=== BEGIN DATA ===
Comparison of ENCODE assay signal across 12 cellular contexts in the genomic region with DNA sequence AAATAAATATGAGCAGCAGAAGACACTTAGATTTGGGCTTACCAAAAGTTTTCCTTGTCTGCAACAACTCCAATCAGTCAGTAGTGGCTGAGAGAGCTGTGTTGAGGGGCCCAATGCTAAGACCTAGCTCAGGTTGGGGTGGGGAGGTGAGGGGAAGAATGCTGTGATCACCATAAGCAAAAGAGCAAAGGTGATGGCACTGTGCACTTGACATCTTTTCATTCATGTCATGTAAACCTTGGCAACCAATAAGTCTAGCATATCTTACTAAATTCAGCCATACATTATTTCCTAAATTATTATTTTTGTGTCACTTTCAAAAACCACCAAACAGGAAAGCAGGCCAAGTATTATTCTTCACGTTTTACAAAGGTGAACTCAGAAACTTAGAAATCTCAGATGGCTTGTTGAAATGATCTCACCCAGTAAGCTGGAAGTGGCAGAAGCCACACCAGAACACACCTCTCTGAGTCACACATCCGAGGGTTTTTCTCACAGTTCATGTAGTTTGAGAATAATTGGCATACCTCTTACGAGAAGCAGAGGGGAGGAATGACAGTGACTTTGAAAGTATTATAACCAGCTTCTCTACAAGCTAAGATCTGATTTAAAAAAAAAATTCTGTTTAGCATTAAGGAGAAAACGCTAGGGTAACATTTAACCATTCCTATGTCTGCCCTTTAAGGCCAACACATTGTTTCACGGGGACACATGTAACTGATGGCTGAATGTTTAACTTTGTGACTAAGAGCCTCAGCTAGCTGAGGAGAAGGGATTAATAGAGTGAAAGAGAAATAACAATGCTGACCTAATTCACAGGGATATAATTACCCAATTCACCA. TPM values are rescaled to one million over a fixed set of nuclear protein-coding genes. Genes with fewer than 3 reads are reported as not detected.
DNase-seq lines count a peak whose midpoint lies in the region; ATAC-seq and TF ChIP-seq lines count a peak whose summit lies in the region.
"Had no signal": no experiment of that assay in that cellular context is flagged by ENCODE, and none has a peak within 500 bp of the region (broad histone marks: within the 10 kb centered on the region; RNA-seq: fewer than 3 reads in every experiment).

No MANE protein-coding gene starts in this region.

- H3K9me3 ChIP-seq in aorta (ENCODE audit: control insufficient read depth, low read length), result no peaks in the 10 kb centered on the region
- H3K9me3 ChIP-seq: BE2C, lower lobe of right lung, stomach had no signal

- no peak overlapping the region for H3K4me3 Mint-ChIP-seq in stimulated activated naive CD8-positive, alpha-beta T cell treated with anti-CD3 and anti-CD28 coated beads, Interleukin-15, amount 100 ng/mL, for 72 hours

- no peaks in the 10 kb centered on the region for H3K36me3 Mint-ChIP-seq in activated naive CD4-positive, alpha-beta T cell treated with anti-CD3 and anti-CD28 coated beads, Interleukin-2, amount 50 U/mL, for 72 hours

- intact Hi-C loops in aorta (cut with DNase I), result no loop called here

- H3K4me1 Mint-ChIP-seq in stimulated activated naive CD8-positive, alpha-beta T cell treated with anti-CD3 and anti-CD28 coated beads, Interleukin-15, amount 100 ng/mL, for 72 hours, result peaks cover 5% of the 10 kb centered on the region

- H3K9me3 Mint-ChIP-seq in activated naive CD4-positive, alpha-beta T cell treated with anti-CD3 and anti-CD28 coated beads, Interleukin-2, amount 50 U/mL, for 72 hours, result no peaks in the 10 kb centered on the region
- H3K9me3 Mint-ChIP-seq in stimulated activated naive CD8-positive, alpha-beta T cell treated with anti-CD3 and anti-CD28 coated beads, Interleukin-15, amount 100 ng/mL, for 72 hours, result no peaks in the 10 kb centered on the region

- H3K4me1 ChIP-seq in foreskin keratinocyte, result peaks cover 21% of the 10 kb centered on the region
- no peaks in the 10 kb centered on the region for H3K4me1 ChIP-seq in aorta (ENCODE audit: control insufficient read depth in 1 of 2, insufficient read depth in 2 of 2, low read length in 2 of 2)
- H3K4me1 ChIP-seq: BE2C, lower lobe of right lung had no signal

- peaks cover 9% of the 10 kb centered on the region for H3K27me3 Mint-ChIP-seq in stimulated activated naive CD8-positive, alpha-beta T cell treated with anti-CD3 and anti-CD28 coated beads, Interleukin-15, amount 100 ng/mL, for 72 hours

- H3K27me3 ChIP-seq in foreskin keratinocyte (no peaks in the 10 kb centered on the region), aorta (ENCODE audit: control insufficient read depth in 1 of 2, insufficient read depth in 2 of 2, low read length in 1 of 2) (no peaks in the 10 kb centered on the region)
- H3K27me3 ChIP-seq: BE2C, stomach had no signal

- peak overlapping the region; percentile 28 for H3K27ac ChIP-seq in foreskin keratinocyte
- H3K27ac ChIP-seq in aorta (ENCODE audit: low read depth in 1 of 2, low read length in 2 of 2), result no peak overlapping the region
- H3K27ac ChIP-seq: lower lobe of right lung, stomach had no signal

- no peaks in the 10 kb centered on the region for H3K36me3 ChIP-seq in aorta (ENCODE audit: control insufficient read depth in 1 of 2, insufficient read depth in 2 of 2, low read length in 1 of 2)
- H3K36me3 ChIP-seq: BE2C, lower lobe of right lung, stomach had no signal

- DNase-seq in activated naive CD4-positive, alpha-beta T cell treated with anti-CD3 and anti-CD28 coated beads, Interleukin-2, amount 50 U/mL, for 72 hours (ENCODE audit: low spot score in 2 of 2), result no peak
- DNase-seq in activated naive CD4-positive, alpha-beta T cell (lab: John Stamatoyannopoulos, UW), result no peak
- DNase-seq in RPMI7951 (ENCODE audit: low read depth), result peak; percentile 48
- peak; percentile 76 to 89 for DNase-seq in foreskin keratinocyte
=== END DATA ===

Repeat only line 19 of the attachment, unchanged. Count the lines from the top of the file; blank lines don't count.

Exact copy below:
- peak overlapping the region; percentile 28 for H3K27ac ChIP-seq in foreskin keratinocyte